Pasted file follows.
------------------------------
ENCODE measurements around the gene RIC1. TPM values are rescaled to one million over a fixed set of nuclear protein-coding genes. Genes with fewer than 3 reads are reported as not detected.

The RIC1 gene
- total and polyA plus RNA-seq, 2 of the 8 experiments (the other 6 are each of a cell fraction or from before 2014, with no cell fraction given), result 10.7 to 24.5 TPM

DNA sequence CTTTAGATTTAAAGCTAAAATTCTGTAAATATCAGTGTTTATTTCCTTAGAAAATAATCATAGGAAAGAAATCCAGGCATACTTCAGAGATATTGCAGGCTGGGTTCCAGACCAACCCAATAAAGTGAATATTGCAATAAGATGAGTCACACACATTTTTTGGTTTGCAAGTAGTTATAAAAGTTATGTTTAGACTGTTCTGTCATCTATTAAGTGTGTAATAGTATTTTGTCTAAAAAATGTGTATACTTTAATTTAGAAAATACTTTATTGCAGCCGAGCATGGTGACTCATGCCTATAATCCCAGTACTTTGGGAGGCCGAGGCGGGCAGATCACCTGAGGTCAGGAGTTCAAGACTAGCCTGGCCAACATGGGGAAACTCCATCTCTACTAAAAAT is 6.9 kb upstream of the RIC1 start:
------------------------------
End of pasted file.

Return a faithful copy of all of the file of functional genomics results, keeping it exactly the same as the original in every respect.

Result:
ENCODE measurements around the gene RIC1. TPM values are rescaled to one million over a fixed set of nuclear protein-coding genes. Genes with fewer than 3 reads are reported as not detected.

The RIC1 gene
- total and polyA plus RNA-seq, 2 of the 8 experiments (the other 6 are each of a cell fraction or from before 2014, with no cell fraction given), result 10.7 to 24.5 TPM

DNA sequence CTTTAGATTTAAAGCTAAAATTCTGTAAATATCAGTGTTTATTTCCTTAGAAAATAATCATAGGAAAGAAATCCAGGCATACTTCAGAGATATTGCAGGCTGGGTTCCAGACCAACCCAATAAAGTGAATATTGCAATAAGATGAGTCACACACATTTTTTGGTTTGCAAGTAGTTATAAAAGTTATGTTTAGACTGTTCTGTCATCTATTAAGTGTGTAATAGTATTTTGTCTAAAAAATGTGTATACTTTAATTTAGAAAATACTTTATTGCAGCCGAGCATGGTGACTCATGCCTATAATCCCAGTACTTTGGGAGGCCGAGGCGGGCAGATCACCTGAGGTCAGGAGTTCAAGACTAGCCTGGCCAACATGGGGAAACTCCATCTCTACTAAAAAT is 6.9 kb upstream of the RIC1 start: